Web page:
A CNN/ORC poll finds Republican Cory Gardner is leading Democratic Sen. Mark Udall, 50-46.
Gardner's lead is built on huge advantages in Denver's suburbs and Colorado's rural areas.
Udall is one of a handful of Democratic incumbents that Republicans have targeted this year.
Republican Cory Gardner has opened up a four-point lead in a Colorado Senate race that’s key in determining whether Democrats can hold onto their majority, a new CNN/ORC poll shows.
Gardner held a 50 percent to 46 percent edge on first-term Democratic Sen. Mark Udall in the survey of 665 likely voters, conducted Oct. 9-13. The poll’s margin of error is plus or minus 4 percentage points.
Republicans have targeted Udall and several other Democratic incumbents in their effort to win at least six seats this fall – enough to gain a Senate majority for President Barack Obama’s final two years in office. Traditional Democratic advantages among women and urban voters aren’t enough to overcome strong headwinds, said CNN Polling Director Keating Holland.
“Udall is getting clobbered in the all-important suburbs, as well as in rural areas, and his lead in Colorado cities is not enough to overcome that,” Holland said.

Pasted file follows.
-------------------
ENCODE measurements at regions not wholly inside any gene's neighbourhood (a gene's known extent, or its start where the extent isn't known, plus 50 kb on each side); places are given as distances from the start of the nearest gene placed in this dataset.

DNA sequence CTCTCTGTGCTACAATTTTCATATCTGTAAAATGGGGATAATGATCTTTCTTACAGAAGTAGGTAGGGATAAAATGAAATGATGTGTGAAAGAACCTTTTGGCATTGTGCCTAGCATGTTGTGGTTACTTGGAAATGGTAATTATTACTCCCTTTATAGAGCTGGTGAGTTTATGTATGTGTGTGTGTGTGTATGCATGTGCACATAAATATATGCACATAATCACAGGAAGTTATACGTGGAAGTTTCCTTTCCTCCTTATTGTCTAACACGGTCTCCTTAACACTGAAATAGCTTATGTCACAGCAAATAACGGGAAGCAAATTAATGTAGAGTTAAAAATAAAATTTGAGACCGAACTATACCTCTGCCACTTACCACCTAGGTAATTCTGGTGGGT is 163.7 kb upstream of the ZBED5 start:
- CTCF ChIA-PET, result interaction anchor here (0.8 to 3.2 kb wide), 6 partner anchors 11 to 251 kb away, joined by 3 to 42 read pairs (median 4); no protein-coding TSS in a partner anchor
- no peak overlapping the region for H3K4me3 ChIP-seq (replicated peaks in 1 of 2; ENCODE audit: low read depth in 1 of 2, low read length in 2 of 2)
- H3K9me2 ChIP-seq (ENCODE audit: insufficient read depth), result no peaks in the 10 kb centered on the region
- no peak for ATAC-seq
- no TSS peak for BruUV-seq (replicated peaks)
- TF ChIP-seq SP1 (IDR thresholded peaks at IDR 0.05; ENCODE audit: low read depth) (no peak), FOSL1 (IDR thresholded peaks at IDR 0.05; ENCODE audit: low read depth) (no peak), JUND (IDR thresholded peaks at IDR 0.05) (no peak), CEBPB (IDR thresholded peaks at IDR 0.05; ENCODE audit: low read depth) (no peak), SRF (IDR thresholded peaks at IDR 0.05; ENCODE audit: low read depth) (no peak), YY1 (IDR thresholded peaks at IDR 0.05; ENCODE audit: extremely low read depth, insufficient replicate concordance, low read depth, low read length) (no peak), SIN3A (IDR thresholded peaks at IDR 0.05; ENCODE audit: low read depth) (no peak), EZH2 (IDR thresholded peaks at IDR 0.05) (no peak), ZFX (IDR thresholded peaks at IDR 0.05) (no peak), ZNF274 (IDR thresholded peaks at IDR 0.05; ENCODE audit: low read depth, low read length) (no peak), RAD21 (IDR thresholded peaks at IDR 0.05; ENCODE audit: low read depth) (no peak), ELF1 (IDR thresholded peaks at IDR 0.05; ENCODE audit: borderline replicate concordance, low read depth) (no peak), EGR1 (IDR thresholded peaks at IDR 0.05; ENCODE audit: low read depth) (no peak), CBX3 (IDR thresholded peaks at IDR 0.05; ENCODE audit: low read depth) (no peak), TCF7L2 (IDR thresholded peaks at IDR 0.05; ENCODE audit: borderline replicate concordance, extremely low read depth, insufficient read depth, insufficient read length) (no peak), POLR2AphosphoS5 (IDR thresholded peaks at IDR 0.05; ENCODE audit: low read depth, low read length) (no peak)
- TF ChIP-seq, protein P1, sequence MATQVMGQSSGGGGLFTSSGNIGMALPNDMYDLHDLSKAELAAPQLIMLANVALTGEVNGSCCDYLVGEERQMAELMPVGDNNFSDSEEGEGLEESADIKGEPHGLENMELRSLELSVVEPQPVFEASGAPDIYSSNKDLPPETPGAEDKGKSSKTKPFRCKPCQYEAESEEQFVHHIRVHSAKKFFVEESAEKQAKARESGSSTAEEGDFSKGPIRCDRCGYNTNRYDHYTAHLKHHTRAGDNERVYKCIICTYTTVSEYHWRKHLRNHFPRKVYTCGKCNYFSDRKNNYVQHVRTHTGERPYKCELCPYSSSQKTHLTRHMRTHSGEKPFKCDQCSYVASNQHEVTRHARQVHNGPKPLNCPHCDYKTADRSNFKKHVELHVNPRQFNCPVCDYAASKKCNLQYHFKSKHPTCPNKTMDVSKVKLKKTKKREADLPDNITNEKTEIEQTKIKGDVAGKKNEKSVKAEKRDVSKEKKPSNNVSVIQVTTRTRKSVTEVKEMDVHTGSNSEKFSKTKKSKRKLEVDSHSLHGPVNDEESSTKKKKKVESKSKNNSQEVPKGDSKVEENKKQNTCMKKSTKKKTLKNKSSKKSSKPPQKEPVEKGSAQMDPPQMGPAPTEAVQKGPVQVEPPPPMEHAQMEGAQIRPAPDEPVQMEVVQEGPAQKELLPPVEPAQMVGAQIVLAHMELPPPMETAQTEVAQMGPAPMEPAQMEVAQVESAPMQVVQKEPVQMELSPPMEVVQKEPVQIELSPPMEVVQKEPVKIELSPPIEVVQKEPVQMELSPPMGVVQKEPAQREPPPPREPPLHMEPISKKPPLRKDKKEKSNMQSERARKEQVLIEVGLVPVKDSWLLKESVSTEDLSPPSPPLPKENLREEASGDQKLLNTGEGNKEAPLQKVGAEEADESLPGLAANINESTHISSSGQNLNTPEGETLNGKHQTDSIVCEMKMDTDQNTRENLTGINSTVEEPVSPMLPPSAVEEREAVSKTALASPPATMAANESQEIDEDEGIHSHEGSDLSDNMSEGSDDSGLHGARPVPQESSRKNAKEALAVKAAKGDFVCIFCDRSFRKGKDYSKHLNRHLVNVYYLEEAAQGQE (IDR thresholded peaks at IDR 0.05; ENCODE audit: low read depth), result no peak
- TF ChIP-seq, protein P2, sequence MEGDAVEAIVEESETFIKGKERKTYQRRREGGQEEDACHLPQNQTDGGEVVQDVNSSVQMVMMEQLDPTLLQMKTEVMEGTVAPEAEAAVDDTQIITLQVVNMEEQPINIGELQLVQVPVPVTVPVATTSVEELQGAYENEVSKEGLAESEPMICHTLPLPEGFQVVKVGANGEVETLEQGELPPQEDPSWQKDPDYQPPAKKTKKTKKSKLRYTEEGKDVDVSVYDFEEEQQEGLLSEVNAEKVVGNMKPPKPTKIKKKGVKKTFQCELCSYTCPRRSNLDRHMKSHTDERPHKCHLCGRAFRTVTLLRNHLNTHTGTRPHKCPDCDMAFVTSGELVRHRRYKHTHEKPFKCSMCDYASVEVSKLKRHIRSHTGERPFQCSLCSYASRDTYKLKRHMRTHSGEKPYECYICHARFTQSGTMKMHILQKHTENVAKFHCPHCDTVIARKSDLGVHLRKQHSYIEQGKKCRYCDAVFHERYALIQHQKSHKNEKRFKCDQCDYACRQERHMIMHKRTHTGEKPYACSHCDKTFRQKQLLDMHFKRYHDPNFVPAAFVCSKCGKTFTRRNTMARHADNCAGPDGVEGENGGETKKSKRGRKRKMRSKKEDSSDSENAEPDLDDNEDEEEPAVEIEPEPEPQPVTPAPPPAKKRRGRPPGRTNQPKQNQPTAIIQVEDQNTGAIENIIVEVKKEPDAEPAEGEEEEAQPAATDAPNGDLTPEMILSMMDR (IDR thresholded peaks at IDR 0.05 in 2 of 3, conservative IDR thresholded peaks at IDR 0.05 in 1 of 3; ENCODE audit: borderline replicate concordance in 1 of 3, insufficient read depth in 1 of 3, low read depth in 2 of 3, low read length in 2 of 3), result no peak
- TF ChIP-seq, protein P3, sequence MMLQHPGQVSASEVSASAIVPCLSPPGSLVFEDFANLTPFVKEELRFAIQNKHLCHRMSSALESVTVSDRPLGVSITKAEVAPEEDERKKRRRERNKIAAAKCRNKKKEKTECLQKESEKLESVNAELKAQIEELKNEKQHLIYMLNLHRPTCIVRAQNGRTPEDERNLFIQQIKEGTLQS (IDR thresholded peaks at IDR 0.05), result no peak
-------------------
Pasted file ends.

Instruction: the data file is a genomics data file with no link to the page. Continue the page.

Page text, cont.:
“There is a gender gap, but in this case it appears to be working in favor of the Republican. Udall has a nine-point advantage among women, but that is dwarfed by the 20-point lead Gardner has among men,” he said.
Hurting Udall is an underwater favorability rating of 45 percent – with 51 percent of those surveyed saying they have an unfavorable opinion of the Democrat.
Gardner, meanwhile, is viewed favorably by 50 percent of likely voters, with just 42 percent saying their opinion of him is unfavorable.
Colorado’s governor’s race is even closer. Incumbent Democratic Gov. John Hickenlooper is backed by 49 percent of likely voters, while Republican challenger Bob Beauprez has 48 percent support, the CNN/ORC poll found.
The Democratic incumbents are both outperforming Obama, who twice won the state’s nine electoral votes but now has an approval rating of just 39 percent in Colorado, while 59 percent of likely voters say they disapprove of the job he’s doing.